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Join the conversation! There are now 13 comments on “Police vs Privacy pg 101
  1. Trevor says

    What are the rules on who can talk, and when, in the courtroom? Or is this something that will be covered later?

    • No, I’m not planning on covering courtroom decorum. (I’m certainly not forcing my characters to act like they would in a real courtroom. Ain’t nobody got time for that. I’m trying to make the points as clearly as I can, so there’s a bit of dramatic license here in service of clarity.)

      The rules on courtroom decorum vary from state to state and county to county, but in general they’re pretty simple: When on the record, lawyers don’t speak to each other but only to the court (the judge). The judge can speak whenever he or she wants, and when the judge starts speaking the lawyers stop. The lawyers take turns to make their statements and arguments. Who goes first depends on what’s going on. Typically, the side that’s making the application will go first. The other side will wait until the first one is completely finished before making their own statements. The only interruptions that are allowed are objections — essentially claims that what’s being said shouldn’t be allowed into the record.

      • Recognizing that you aren’t going for that kind of realism: is it common for lawyers to trot out the kind of argument in court that’s so obviously wrong you’d sound like you were schooling a novice when rebutting it?

        • Depends on the experience level of the lawyer, or how much they think they’ll get away with.

          It also depends on what’s going on. With suppression motions, for example, defense lawyers often raise every argument that’s even slightly colorable, just to make sure they’ve covered all the bases. On appeal, however, a lawyer is going to pick and choose the strongest arguments, and not weaken them by association with less viable ones.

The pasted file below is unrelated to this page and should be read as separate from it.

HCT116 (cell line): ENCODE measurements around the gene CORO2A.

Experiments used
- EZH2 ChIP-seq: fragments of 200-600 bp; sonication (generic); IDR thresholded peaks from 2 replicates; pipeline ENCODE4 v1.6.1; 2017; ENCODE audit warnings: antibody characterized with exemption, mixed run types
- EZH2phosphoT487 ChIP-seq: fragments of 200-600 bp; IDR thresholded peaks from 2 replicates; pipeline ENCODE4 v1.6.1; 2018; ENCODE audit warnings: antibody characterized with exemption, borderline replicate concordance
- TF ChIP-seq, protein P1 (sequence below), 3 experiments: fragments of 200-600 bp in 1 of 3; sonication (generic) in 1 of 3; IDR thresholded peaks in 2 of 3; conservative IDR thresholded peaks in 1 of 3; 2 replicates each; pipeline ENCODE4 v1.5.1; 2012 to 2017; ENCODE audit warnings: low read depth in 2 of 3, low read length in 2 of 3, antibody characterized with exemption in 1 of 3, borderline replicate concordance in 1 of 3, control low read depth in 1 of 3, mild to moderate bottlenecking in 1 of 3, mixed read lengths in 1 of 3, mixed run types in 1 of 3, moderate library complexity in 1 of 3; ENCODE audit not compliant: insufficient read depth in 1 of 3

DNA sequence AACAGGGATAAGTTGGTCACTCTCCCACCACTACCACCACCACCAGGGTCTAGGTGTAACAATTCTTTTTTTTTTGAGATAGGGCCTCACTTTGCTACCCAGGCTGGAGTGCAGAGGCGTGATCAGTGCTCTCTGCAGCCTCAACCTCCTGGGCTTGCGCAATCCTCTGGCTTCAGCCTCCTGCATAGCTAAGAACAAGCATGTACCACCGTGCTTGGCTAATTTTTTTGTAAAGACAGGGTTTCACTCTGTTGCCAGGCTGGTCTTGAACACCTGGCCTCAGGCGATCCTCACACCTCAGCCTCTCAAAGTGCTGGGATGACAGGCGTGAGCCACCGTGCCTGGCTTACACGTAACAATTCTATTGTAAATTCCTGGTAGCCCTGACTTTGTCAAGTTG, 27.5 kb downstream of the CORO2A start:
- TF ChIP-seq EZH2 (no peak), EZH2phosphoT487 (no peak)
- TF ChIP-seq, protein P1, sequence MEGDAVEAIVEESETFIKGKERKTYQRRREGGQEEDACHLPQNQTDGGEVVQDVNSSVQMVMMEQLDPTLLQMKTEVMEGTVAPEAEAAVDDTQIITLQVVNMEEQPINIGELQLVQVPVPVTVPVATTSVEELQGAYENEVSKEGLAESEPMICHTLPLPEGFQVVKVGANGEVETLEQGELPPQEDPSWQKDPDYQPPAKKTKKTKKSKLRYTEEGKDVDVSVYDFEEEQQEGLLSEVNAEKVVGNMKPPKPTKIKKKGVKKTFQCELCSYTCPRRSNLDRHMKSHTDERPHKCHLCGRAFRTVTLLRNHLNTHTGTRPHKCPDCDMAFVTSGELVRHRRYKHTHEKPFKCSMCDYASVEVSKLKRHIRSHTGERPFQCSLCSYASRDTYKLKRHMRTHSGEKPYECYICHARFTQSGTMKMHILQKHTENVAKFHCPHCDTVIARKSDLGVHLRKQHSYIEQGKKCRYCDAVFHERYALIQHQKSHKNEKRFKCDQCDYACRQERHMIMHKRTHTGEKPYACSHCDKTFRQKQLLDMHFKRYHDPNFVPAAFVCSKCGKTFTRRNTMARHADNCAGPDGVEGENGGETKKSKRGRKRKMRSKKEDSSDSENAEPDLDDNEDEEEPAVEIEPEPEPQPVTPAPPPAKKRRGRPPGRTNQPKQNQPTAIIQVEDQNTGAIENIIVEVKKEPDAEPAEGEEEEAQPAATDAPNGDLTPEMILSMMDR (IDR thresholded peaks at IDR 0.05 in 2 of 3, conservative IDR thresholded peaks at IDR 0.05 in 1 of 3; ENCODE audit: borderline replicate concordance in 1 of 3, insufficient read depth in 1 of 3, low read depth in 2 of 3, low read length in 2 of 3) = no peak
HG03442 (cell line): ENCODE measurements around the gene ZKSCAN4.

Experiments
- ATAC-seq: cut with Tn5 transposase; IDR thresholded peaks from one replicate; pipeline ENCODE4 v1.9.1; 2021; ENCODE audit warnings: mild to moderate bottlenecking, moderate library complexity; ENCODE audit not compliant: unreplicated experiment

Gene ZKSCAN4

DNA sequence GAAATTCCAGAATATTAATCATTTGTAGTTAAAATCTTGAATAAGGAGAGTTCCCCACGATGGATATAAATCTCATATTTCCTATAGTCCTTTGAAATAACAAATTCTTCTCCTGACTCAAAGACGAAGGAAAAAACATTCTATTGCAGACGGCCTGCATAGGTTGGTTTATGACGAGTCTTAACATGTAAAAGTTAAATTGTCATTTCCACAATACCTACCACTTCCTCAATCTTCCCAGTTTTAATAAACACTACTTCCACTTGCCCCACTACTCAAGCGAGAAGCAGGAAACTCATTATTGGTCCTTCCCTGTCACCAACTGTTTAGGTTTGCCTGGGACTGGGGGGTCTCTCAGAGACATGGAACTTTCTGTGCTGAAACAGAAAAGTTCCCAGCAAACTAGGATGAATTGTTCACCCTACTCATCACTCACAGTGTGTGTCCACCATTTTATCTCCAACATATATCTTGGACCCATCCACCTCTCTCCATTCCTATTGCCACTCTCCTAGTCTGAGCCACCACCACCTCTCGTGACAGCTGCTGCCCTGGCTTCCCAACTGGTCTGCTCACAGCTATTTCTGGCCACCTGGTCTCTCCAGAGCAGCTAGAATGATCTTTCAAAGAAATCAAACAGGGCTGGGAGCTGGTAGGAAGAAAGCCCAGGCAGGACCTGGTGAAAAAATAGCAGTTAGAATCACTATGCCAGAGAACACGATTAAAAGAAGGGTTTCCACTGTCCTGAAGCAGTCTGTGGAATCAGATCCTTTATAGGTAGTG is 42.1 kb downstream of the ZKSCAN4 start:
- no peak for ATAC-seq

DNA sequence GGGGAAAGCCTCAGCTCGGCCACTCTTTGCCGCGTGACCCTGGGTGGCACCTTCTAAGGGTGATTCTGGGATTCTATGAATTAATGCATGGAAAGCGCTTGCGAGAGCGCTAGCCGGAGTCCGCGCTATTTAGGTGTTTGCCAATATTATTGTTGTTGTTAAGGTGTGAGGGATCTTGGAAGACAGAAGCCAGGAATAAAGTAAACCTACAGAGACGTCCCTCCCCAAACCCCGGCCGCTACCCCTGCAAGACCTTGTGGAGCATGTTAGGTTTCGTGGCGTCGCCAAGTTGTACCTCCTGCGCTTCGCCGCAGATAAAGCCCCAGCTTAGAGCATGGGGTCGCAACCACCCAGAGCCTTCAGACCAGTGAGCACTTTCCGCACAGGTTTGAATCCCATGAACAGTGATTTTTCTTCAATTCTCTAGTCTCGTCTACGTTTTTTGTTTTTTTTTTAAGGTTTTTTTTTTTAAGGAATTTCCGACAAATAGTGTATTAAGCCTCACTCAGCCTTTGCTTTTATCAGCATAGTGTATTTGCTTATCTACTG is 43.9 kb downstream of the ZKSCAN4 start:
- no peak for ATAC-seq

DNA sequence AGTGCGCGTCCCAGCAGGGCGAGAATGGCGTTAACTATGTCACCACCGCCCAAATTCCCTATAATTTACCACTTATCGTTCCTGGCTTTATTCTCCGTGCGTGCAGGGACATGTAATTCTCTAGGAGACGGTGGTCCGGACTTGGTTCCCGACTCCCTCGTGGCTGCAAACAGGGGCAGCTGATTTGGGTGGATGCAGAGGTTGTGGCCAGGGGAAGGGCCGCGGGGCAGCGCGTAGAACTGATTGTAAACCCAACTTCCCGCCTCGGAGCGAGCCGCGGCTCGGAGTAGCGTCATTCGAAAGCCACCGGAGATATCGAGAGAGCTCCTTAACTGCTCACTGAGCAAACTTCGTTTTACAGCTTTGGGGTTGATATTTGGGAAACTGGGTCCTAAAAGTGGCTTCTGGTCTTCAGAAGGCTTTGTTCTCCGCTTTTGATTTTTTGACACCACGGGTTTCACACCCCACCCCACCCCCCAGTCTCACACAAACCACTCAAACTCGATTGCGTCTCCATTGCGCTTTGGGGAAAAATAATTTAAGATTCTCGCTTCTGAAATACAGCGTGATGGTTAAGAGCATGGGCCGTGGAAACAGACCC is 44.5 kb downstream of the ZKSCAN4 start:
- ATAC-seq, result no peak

But then of course real lawyers are real people defending other real people in real cases. Hardly any of them are purely fictional literary devices for teaching a specialized concept to a general audience.

  2. …for some reason, the only rebuttal I think that was necessary to the defense attorney’s argument was “Hahahahahahaha…oh you were serious?”

  3. Alex Lockwood says

    Our motorcyclist either has statements to make on old British currency or Cephalapods it would seem.

    • Or it could be the random string of numbers and letters the DMV gave him. It certainly wouldn’t be the most “legible” non-custom plate I’ve seen.

    • Old? We still use quid as a term for multiple pounds, in much the same way (I imagine) as you use the term ‘bucks’. You wouldn’t say one buck like we wouldn’t say one quid, but oh man, you bought that motorbike second hand for 250 quid? That’s a bargain!

  4. Jonathon says

    Being a Navy veteran, I love the cyclist’s vanity plate!

  5. Liam says

    Neat that we have some character development in ∏. As seen in the thought bubble, before she would have denied the defendant’s claims, but now she clearly has learned to think her responses out ahead of time. This is why I love this comic- you combine clear and concise lessons with interesting characters and gripping stories. Keep up the good work!

  6. WJS says

    It seems rather strange that use of deadly force should be considered a seizure subject to the 4th amd., but I guess it has to be done that way since the writers of the constitution obviously considered “the police don’t get to shoot people without a good reason” too self-evident to put into it’s own amendment. The fact that it does apparently require a constitutional interpretation these days is somewhat disturbing. (Kind of makes you think that the opponents of the Bill of Rights were right, that listing what the state can’t do means everything not listed is fine)

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